»Patience Is Key«
Interview & Photo: Thomas Masuch - 2019/09/09
The aviation industry can be an attractive area of business for suppliers. We recently spoke with Eric Wycisk, co-founder and managing director of Ampower, about the development of the supply chain for AM components in aviation.
In the aviation industry, OEMs seem to be happy to rely on their usual suppliers when it comes to 3D-printed parts, as well. Why are young AM companies finding it hard to gain a foothold here?
WYCISK: Up to this point, suppliers and service providers in the AM world have typically come from the prototyping sector, which is why they’re flexible. In certified manufacturing for the aviation industry, however, you have to follow rigid processes that always produce the same result. EN 9100 and Nadcap are the certifications required. Suppliers enter into long-term agreements and need to be able to deliver reliably. Meanwhile, they’re suddenly having to engage in intense price negotiations, as well. Series production in aviation is generally subject to very high requirements that entail a corresponding amount of effort with regard to qualification and certification. This in turn is fostering the development of the type of supply chain we’ve seen in milled components, for example.
What prerequisites does an aviation service provider have to meet?
WYCISK: It depends on what the OEMs need. In some cases, hundreds of samples are required in order to test all kinds of different properties, and the samples need to be verified by labs that are certified for aviation applications. The costs of a complex procedure like this can quickly reach six figures, and you can’t even be sure how big the orders will be in the near future – especially in the case of structural components.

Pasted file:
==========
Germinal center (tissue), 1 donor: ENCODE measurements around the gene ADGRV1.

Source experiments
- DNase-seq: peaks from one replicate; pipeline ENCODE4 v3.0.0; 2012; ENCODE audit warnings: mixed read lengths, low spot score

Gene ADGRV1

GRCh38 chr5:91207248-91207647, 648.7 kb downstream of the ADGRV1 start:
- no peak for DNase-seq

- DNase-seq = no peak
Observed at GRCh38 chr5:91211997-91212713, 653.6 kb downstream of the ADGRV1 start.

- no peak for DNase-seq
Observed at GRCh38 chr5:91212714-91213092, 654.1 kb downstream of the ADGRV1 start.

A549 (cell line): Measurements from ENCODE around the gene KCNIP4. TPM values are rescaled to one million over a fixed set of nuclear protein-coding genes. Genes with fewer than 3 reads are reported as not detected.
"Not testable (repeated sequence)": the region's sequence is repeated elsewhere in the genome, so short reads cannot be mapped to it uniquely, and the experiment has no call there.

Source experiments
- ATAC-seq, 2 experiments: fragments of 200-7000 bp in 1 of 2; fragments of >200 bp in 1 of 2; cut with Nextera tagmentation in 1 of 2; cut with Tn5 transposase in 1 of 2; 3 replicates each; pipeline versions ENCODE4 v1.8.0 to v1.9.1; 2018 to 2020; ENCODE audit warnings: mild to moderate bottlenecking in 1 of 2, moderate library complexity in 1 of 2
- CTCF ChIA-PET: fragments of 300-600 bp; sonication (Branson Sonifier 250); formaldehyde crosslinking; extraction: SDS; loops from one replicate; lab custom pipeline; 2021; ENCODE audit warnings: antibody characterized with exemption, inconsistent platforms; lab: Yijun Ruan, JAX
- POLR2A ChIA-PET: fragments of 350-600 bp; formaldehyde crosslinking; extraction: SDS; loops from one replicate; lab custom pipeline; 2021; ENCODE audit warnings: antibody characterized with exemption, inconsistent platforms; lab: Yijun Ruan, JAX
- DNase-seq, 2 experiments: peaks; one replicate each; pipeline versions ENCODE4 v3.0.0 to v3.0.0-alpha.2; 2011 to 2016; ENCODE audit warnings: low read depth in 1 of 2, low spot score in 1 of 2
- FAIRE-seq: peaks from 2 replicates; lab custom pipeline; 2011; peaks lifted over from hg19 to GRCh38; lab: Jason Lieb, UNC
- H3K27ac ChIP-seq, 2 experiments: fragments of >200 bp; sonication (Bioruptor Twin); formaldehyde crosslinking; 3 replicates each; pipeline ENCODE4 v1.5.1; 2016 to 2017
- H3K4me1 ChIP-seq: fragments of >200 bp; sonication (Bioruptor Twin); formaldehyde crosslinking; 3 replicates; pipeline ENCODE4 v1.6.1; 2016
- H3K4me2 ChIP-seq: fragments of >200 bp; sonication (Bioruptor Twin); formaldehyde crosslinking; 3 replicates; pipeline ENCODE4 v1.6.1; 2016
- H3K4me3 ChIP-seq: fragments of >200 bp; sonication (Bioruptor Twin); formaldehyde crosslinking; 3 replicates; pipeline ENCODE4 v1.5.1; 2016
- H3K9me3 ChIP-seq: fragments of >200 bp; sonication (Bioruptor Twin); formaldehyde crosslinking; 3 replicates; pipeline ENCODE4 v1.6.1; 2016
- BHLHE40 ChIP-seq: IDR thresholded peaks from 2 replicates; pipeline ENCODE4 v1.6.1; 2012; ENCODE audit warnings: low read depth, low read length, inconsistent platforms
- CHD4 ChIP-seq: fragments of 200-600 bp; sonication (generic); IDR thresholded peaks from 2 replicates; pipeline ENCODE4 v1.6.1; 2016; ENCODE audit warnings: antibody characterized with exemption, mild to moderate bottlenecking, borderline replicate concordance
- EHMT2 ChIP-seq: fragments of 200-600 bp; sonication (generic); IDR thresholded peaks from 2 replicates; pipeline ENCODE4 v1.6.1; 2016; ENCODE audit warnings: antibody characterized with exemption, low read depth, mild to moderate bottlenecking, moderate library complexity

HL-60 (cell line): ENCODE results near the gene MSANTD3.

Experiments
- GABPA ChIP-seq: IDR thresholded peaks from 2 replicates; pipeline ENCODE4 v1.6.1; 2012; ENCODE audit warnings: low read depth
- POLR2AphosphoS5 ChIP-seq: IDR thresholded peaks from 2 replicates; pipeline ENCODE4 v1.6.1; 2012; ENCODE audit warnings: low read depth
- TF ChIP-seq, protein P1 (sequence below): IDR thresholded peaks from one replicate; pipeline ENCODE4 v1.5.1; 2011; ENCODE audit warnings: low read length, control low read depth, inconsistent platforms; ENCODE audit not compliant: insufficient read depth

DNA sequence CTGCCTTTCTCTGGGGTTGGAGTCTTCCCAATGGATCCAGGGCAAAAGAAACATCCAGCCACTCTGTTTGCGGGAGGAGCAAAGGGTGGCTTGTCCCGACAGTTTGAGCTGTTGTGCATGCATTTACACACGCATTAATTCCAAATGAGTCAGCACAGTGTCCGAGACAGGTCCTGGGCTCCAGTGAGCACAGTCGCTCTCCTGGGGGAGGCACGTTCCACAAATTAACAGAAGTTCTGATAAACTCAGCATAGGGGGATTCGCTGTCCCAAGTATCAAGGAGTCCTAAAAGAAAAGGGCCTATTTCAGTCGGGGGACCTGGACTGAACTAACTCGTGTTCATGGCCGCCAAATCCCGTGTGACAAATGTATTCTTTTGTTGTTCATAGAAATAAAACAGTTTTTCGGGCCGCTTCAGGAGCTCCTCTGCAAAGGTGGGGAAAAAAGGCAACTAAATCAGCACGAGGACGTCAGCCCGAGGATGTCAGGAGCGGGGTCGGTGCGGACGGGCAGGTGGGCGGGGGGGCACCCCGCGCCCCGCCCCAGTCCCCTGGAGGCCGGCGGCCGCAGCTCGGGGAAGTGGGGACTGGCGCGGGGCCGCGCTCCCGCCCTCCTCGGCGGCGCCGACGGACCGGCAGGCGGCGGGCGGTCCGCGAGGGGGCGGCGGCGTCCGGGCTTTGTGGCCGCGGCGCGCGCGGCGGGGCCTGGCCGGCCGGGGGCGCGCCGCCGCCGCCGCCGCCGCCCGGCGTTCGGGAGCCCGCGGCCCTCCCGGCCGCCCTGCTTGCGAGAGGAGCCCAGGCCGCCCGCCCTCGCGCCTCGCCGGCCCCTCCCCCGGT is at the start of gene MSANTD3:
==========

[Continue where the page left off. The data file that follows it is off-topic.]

Where is the most value created in the production of AM components for aircraft? Are there any parallels to other industries?
WYCISK: When it comes to parts that are critical to safety, the actual production only accounts for a third of the costs. The rest is post-processing and quality assurance. In the aerospace sector in particular, the cleaning of components also plays a significant role. The cost structure we have in aviation in this regard is similar to medical technology, where you also see just a few established suppliers. The companies that bring 3D-printed hip cups to market, for example, often manufacture them themselves.
What developments are you expecting in the years ahead?
WYCISK: The OEMs in aviation are in the process of getting their first components certified and putting them on the market. This is why we’re seeing a stronger focus on internal production, which also helps these companies continue to develop a better understanding of the processes involved. In our view, suppliers aren’t going to need greater production capacities until a few more years have passed. At the same time, it’s important that potential suppliers establish the required processes and get their manufacturing certified in order to meet some of the growing demand. For now, however, they’re going to need to be patient.